This will lead to architecture. Read on.
To most, I’d be classified as a conservative. I might be given other labels – even associated with a particular political party. Please refrain. I generally eschew, dare I say detest labels, especially anything political. I see myself generally in the middle of most issues including which way one ought to eat an Oreo cookie.
Social Media, especially Facebook tends to favor, or at least highlight, the extreme positions. During the past six months my news feed has been full of click bait for both sides of most every debate. I typically refrain from engagement except for those that welcome sarcasm. Perhaps that polarizes me to one side of a choice of humor – you decide.
The positions I take are generally ones where I aim to consider both sides of the argument. I spend much time thinking. This is something I’ve discovered about myself in the past few years. I’ve been known to be vocal and opinionated and at times; that has gotten me into trouble – perhaps created offenses I am still unaware of to this day. I do hold a strong stance on a few key issues that tie into my faith and values, but I’m quite comfortable wading in the sea of questions – especially related to architecture.
I’m careful to listen to multiple points of view when it’s done with composure instead of vitriol.
My writings and the ensuing conversation are not intended to explore anything beyond the world of architecture. Contact me personally if you’d like to discuss other matters. Yet, where does my ‘middle of the road’ mindset take me as an architect? How does it affect my work? Those are relevant questions I’m interested in exploring.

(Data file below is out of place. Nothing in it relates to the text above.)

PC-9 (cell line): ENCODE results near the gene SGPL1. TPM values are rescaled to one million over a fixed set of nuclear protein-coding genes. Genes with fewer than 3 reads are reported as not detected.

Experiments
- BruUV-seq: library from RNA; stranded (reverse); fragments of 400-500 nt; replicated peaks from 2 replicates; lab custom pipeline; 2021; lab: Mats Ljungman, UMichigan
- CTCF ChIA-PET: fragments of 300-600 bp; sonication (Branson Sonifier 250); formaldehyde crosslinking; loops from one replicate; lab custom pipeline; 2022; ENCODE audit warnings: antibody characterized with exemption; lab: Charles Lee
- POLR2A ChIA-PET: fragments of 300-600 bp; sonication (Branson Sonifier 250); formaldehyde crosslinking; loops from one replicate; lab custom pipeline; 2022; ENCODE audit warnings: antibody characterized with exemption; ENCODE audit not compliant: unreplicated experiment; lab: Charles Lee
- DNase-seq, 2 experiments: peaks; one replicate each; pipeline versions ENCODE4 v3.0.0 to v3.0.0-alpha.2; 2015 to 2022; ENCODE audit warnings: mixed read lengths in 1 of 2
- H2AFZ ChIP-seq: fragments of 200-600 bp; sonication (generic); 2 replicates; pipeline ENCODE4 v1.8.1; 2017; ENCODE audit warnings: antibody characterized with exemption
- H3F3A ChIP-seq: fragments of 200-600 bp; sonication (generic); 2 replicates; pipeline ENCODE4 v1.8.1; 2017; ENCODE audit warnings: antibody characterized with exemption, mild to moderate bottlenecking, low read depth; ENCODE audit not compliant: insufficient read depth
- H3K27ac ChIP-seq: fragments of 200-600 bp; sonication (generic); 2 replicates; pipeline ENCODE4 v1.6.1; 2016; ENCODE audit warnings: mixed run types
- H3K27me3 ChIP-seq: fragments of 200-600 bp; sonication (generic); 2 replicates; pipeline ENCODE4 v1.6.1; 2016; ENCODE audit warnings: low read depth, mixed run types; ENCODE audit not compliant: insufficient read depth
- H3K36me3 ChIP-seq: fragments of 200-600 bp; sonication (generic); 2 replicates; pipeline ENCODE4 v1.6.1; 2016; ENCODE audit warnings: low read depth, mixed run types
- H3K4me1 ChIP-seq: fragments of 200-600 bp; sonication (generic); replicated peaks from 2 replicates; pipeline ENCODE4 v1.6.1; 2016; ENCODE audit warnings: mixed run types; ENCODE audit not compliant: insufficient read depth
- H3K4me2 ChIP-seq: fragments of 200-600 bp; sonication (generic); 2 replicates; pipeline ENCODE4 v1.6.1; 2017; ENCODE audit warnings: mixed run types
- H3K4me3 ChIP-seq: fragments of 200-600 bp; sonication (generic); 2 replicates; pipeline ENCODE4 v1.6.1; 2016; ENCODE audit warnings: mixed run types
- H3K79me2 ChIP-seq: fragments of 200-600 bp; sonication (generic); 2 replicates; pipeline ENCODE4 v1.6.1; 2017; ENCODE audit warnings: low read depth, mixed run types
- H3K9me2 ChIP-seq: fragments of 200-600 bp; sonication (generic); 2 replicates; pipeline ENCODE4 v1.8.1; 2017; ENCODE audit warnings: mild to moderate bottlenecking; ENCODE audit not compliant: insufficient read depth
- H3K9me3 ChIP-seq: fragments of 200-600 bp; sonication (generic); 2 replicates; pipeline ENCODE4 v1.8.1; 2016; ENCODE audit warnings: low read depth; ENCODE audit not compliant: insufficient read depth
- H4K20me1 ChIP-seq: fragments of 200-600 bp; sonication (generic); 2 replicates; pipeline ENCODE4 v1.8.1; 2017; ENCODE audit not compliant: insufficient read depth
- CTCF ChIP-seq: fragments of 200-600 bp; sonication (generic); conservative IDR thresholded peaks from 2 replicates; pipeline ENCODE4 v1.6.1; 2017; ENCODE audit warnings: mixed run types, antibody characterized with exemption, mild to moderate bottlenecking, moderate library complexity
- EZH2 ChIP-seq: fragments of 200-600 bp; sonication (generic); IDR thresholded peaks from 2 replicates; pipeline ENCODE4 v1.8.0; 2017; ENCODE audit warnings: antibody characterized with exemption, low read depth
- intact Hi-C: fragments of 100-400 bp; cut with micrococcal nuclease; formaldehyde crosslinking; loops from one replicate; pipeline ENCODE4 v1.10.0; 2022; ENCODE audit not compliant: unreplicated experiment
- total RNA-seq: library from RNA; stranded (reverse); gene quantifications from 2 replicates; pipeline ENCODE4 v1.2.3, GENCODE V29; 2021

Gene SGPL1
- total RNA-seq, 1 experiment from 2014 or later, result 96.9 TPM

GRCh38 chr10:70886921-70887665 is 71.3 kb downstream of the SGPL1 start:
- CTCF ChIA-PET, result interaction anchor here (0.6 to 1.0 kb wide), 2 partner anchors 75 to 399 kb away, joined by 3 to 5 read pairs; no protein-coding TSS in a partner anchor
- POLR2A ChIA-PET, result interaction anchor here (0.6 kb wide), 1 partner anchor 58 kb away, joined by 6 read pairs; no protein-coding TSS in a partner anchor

It’s unrealistic in architecture that any one issue can dominate or prevail at the expense of others. The media appears to spin that otherwise. I’m often dealing with issues of preservation, codes, zoning, economics, client preferences, budget, engineering, function, and even style (despite my uneasiness with that concept).
The aim or the endeavor is always to consider as many of the variables as possible, not giving unnecessary weight to any particular element. It invites lively conversation, it seeks to understand, and then it attempts to address all concerns. It likely only addresses most concerns.
I see it as balance. Balance is an important virtue.
As you troll through social media as well as the general media, you will find endless posts and opinions on all things architecture. Venerating some projects and vilifying some architects. It’s all in a day’s work.
I finished reading a popular biography recently that has somewhat altered my view of one particular architect. I will comment on it in the days to come, but I will say that listening to someone’s story does improve one’s view. It helps us to understand.
Isn’t that what we’re all trying to do?
Thanks for reading and commenting.
P.S. If you don’t like chocolate, you’re wrong.
…all images are mine…except Frogger…he’s on his own.